António Ferro, o retrato e a entrevista: montagem e propaganda na encenação da história

Research output: Contribution to journalArticle

Abstract

The interviews of Antonio Ferro (1895-1956) to Salazar (1889-1970), gathered in the book Salazar, o Homem e a sua Obra [Salazar, the Man and his Work] (1933), inspired by the journalist Emil Ludwig's interviews to Stalin (1878-1953) and Mussolini (1883-1945), are still today the best written portrait of the Head of Government of the Portuguese Dictatorship. This portrait appears as a cinematographic montage made of fragments of images woven with words. It is not a portrait as an exclusive domain of memory, but an image of spectacle that transfigures. This book also becomes the portrait of the future head of the Secretary of National Propaganda, Antonio Ferro. Either a portrait or portraits, these "serialized interviews" served as a powerful propaganda instrument during the staging of the nation's History and, simultaneously, became a testamentary remark. Additionally, it emphasizes the use of photographic images with propagandistic intention, not only as an illustration, but also as a testimony of the different moments during the interviews, as well as the importance of the photographic iconography of the 193o's.
Original languagePortuguese
Article number1
Pages (from-to)7-38
Number of pages31
JournalRevelar: Revista de Estudos da Fotografia e Imagem
Issue number3
Publication statusPublished - 30 Jan 2019

Keywords

  • Retrato
  • Fotografia
  • Montagem
  • Propaganda
  • António Ferro
  • Anos 30

Cite this

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title = "Ant{\'o}nio Ferro, o retrato e a entrevista: montagem e propaganda na encena{\cc}{\~a}o da hist{\'o}ria",
abstract = "The interviews of Antonio Ferro (1895-1956) to Salazar (1889-1970), gathered in the book Salazar, o Homem e a sua Obra [Salazar, the Man and his Work] (1933), inspired by the journalist Emil Ludwig's interviews to Stalin (1878-1953) and Mussolini (1883-1945), are still today the best written portrait of the Head of Government of the Portuguese Dictatorship. This portrait appears as a cinematographic montage made of fragments of images woven with words. It is not a portrait as an exclusive domain of memory, but an image of spectacle that transfigures. This book also becomes the portrait of the future head of the Secretary of National Propaganda, Antonio Ferro. Either a portrait or portraits, these {"}serialized interviews{"} served as a powerful propaganda instrument during the staging of the nation's History and, simultaneously, became a testamentary remark. Additionally, it emphasizes the use of photographic images with propagandistic intention, not only as an illustration, but also as a testimony of the different moments during the interviews, as well as the importance of the photographic iconography of the 193o's.",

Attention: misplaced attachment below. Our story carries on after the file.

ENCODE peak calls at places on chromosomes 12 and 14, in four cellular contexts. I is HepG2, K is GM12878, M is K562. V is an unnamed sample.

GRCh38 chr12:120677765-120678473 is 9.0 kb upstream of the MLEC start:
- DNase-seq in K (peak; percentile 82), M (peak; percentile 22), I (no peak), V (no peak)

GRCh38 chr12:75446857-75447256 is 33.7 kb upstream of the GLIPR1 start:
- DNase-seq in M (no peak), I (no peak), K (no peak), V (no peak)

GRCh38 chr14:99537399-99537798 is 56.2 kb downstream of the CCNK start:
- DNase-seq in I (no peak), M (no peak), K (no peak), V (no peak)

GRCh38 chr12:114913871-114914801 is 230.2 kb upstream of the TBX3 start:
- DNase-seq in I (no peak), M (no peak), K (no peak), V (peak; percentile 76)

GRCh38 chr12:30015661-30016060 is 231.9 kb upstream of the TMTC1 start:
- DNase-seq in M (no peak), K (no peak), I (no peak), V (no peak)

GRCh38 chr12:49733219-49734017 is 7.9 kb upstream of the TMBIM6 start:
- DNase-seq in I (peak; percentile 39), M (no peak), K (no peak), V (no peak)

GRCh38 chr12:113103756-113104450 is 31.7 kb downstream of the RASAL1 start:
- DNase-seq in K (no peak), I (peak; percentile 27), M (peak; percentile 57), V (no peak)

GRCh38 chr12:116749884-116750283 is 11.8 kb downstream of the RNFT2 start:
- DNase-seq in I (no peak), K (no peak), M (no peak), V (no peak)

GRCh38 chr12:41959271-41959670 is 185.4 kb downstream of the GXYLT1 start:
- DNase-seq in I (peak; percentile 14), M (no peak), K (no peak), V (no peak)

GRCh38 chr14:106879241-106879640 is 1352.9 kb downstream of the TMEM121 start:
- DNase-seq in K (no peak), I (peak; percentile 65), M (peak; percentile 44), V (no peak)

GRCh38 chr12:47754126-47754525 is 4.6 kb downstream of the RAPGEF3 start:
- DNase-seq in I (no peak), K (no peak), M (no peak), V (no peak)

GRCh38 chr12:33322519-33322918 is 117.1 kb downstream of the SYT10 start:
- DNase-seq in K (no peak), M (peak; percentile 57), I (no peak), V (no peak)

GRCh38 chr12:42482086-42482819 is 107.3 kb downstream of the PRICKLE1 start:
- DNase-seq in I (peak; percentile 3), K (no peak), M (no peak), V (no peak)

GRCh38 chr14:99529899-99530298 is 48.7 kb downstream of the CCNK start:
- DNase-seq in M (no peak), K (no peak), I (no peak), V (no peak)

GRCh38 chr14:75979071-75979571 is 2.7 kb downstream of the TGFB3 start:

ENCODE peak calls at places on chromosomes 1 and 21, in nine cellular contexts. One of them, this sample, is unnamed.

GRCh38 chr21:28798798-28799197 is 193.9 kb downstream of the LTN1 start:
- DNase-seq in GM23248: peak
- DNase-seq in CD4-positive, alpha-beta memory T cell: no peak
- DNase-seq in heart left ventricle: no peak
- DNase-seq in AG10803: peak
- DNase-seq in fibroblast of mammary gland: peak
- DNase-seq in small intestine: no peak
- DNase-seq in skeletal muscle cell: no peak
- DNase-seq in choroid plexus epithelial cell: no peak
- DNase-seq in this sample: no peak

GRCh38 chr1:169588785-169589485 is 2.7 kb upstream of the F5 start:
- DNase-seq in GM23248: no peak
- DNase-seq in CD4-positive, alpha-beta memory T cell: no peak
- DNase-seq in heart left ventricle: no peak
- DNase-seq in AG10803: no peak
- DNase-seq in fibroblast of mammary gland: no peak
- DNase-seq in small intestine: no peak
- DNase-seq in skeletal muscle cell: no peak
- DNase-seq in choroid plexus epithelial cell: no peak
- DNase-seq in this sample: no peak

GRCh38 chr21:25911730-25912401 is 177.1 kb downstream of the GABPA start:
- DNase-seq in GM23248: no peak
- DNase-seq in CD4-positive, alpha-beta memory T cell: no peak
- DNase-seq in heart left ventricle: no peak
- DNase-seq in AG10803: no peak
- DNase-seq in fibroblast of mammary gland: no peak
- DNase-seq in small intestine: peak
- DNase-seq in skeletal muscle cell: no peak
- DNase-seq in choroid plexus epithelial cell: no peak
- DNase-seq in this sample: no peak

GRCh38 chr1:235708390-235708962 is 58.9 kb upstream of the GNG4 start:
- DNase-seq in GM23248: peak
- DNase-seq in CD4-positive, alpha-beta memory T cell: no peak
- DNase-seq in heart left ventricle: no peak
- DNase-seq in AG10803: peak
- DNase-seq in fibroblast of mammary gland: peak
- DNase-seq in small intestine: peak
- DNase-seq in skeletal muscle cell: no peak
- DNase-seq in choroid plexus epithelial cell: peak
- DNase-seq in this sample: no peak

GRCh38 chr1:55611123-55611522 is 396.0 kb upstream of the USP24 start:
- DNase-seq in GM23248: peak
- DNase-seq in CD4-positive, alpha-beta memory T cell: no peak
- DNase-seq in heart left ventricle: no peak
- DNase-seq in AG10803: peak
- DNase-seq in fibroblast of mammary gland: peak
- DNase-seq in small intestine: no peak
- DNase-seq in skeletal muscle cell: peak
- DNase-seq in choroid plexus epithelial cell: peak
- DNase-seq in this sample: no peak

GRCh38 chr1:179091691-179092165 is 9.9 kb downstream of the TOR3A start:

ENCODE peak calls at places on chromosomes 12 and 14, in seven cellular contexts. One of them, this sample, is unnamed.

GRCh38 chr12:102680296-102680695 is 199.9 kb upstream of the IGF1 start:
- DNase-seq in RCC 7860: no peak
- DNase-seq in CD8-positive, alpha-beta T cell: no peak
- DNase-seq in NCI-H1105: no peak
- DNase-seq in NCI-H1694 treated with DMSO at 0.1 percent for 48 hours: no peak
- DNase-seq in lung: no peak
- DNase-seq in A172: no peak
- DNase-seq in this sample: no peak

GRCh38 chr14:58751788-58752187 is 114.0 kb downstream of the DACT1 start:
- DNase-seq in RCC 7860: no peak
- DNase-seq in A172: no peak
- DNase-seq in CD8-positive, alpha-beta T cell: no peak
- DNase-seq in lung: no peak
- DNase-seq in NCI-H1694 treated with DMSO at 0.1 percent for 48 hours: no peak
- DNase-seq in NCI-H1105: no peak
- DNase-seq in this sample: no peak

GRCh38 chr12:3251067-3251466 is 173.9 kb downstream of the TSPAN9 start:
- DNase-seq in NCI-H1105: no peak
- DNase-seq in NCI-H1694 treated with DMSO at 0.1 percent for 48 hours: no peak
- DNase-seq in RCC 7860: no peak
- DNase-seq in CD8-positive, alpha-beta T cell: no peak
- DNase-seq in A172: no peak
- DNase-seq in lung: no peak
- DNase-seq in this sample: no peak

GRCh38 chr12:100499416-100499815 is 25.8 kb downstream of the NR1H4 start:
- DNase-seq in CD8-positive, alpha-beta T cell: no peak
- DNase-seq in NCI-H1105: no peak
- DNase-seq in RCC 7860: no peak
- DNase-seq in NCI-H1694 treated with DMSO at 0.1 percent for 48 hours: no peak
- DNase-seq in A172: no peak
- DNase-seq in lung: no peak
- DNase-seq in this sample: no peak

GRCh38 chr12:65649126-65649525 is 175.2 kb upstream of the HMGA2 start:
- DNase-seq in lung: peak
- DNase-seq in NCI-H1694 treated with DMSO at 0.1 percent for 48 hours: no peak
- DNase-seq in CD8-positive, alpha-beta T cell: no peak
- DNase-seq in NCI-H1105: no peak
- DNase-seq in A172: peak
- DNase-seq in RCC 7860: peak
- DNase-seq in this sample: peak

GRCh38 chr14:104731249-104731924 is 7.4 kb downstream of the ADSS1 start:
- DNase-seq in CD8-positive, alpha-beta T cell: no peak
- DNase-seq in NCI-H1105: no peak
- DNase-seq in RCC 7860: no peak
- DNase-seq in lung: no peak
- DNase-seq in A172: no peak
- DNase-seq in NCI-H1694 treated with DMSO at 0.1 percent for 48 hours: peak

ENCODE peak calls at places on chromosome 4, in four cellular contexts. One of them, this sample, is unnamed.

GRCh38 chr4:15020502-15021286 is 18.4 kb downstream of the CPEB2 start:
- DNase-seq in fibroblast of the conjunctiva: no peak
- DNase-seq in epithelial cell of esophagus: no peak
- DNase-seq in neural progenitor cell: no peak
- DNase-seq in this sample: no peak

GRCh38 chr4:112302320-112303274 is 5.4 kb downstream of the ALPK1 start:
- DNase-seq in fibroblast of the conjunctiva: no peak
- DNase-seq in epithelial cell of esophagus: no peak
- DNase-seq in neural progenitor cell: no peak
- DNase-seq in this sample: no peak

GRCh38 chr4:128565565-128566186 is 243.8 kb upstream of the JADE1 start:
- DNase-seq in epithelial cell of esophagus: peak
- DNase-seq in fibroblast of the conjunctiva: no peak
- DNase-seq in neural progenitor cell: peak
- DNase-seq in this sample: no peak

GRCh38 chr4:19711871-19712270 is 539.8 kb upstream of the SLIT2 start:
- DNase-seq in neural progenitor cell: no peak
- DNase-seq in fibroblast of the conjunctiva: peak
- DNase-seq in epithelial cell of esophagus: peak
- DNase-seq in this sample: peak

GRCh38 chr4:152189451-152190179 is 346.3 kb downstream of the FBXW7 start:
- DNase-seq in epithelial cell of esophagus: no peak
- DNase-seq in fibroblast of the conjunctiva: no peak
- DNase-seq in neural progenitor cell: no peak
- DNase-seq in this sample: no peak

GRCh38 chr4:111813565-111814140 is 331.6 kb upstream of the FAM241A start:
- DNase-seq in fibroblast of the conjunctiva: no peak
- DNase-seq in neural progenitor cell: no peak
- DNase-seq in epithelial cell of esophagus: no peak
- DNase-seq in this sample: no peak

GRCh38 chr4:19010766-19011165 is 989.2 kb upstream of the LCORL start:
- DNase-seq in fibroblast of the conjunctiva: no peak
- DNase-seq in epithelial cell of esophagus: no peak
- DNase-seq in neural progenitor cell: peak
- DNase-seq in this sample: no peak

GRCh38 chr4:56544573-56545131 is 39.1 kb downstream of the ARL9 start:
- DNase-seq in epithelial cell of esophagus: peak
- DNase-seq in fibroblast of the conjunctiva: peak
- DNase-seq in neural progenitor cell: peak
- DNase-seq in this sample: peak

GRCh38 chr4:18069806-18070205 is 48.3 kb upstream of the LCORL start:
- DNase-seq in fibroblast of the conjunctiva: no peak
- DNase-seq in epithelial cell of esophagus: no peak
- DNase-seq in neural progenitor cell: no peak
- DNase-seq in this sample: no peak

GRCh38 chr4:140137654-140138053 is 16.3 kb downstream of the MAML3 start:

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author = "Filomena Serra",
note = "info:eu-repo/grantAgreement/FCT/5876/147368/PT# UID/PAM/00417/2013",
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publisher = "Universidade do Porto, Faculdade de Letras",
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AB - The interviews of Antonio Ferro (1895-1956) to Salazar (1889-1970), gathered in the book Salazar, o Homem e a sua Obra [Salazar, the Man and his Work] (1933), inspired by the journalist Emil Ludwig's interviews to Stalin (1878-1953) and Mussolini (1883-1945), are still today the best written portrait of the Head of Government of the Portuguese Dictatorship. This portrait appears as a cinematographic montage made of fragments of images woven with words. It is not a portrait as an exclusive domain of memory, but an image of spectacle that transfigures. This book also becomes the portrait of the future head of the Secretary of National Propaganda, Antonio Ferro. Either a portrait or portraits, these "serialized interviews" served as a powerful propaganda instrument during the staging of the nation's History and, simultaneously, became a testamentary remark. Additionally, it emphasizes the use of photographic images with propagandistic intention, not only as an illustration, but also as a testimony of the different moments during the interviews, as well as the importance of the photographic iconography of the 193o's.

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